Regional workshop on Fostering financial inclusion, digital financial services and MSMEs access to finance for Sustainable Development in the Least Developed Countries of Asia and the Pacific

21 Nov 2019 to 22 Nov 2019
Phnom Penh, Cambodia
By invitation only

The Least Developed Countries (LDCs) of Asia and the Pacific are a geographically diverse group that includes small island development States (Kiribati, Solomon Islands, Timor-Leste, Tuvalu and Vanuatu), landlocked developing countries (Afghanistan, Bhutan Lao PDR and Nepal), and other countries (Bangladesh, Cambodia and Myanmar). Despite their heterogeneity, their economies share common characteristics such as low productivity, small economic bases, highly concentrated export structures, lack of employment opportunities for the youth or vulnerability to natural disasters, among others. These countries also have the highest financial requirements for the achievement of the Sustainable Development Goals (SDGs). According to ESCAP estimates, they would need to invest as much as an additional 16 per cent of their GDP per year, relative to the current investment levels, compared to a regional average of 5 per cent of GDP per year.

While public resources such as tax revenues or ODA are much needed to fill this gap, it is important to consider private financial resources as well. Among them, financial inclusion holds much promise.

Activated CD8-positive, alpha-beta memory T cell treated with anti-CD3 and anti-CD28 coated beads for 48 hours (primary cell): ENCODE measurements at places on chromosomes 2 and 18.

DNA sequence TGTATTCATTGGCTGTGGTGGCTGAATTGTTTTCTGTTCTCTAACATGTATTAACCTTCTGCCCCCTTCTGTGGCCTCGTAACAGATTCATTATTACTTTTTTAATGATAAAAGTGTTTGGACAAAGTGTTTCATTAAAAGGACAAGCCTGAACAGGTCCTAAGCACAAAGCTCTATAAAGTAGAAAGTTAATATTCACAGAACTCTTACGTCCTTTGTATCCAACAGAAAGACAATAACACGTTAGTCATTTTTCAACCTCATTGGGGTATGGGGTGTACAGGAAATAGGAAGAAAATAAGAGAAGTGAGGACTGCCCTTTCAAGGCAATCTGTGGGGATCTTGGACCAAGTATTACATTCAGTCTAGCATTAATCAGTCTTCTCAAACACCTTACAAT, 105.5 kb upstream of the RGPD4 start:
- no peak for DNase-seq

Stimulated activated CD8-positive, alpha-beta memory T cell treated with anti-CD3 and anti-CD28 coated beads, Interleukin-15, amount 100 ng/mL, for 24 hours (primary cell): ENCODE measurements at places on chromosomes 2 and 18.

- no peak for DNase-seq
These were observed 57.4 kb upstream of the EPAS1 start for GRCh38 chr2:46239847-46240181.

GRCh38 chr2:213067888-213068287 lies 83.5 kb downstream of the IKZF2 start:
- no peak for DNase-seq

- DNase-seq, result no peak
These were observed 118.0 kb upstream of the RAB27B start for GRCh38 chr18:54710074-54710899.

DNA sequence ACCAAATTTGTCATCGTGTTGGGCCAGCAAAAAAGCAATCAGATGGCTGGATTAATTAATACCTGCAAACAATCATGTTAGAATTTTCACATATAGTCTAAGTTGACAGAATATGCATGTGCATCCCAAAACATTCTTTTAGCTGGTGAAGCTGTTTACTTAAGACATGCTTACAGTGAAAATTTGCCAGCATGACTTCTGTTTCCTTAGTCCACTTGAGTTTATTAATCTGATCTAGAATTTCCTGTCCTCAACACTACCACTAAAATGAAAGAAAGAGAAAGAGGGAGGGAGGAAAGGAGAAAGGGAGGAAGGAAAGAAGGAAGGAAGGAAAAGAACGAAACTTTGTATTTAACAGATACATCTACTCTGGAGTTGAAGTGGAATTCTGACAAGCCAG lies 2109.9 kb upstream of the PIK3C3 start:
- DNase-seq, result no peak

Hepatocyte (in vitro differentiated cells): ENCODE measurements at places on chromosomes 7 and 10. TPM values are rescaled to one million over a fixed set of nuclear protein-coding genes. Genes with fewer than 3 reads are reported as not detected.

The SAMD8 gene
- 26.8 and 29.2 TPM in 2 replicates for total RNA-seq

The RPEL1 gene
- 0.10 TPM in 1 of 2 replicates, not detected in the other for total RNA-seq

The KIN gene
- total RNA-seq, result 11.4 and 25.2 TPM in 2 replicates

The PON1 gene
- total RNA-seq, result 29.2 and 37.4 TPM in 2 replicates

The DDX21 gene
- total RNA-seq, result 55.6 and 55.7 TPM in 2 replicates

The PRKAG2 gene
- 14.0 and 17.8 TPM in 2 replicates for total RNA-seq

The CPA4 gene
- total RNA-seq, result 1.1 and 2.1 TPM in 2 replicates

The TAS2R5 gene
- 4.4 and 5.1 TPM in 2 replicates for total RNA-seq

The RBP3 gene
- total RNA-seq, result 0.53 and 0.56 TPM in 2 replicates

Financial inclusion is defined as access to useful and affordable financial products and services such as payments, savings, credit or insurance, and it is an important target of the United Nations Sustainable Development Goals (SDGs). Within financial inclusion, an expansion in the access to finance among micro, small and medium-sized enterprises (MSMEs) in LDCs can create new opportunities for businesses and employment, contributing to structural transformation, economic growth or poverty reduction, among others.

In recent years, the emergence of digital financial services (DFS) has been providing a cost-effective solution to enhance access to financial services such as transfers, bill payments or savings by segments of the population that lack conventional bank accounts. Moreover, by allowing financial institutions to collect transactions data, the expansion of such services can reduce information asymmetries between MSME borrowers and lenders, therefore facilitate the expansion of credit to MSMEs. However, the expansion of DFS also comes with new challenges to financial regulators, such as the need to enhance consumer protection and data privacy, supervise providers licensed or improve cyber-security standards.